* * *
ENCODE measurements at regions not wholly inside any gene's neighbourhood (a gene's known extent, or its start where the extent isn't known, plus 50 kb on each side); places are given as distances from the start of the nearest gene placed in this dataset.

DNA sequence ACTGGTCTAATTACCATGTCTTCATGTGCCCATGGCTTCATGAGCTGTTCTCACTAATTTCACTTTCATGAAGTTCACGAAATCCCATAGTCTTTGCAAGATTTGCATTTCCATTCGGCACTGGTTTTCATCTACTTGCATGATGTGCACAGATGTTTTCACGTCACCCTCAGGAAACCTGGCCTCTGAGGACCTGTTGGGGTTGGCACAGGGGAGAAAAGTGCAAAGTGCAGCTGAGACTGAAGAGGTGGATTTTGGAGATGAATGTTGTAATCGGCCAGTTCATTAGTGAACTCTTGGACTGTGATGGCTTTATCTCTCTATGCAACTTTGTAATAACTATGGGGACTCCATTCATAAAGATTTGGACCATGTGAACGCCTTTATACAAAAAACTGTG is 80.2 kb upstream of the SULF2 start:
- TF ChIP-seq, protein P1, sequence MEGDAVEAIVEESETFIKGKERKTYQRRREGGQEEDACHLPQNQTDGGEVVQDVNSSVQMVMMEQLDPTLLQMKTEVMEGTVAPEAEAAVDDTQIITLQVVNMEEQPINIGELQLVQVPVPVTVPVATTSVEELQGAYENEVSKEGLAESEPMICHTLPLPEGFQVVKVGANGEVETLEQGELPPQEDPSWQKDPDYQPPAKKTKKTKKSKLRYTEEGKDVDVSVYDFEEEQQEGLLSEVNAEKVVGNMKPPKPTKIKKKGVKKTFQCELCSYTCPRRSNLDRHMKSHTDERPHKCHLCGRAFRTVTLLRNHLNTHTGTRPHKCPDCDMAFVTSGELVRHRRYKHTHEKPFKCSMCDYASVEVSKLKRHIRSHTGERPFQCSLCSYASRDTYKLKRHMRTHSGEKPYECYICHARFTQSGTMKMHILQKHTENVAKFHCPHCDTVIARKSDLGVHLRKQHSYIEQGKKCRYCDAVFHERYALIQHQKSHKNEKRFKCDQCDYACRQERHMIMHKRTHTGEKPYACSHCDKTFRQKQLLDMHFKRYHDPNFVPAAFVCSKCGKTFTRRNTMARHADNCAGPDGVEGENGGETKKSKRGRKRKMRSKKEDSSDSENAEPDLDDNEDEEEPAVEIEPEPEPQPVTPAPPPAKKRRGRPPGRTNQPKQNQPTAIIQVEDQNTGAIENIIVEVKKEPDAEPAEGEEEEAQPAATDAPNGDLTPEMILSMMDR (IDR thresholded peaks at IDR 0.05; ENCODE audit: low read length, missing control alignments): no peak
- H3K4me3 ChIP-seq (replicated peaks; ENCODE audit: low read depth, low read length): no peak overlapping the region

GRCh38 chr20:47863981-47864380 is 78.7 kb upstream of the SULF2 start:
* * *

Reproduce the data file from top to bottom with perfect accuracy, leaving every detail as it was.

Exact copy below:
ENCODE measurements at regions not wholly inside any gene's neighbourhood (a gene's known extent, or its start where the extent isn't known, plus 50 kb on each side); places are given as distances from the start of the nearest gene placed in this dataset.

DNA sequence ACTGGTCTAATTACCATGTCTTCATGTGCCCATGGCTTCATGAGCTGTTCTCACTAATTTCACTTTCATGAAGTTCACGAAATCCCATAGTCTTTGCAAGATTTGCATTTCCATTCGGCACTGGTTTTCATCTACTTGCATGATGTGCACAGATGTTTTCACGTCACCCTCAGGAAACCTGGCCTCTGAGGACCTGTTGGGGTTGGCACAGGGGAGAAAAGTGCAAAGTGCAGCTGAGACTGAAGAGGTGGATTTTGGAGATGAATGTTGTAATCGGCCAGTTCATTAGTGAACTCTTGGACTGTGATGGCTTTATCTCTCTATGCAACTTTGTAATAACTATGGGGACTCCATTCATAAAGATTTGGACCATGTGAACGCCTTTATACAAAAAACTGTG is 80.2 kb upstream of the SULF2 start:
- TF ChIP-seq, protein P1, sequence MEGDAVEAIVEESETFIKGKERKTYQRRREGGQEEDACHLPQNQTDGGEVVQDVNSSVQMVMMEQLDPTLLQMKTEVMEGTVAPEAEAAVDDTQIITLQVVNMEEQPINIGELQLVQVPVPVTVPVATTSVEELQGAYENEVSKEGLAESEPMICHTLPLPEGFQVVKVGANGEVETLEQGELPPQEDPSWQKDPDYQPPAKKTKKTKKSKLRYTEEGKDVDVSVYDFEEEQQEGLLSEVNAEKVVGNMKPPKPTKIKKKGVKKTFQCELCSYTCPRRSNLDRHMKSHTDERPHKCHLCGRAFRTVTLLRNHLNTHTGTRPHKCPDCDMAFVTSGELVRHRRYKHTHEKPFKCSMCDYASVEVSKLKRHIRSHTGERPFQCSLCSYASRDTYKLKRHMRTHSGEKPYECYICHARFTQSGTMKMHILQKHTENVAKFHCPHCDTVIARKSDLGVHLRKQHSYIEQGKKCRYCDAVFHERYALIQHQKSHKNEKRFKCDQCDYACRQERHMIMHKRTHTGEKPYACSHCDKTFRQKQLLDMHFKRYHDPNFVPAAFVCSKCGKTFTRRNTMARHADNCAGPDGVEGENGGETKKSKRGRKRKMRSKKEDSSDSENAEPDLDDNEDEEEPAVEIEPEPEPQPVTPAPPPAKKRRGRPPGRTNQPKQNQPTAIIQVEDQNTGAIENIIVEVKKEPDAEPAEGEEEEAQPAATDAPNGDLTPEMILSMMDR (IDR thresholded peaks at IDR 0.05; ENCODE audit: low read length, missing control alignments): no peak
- H3K4me3 ChIP-seq (replicated peaks; ENCODE audit: low read depth, low read length): no peak overlapping the region

GRCh38 chr20:47863981-47864380 is 78.7 kb upstream of the SULF2 start: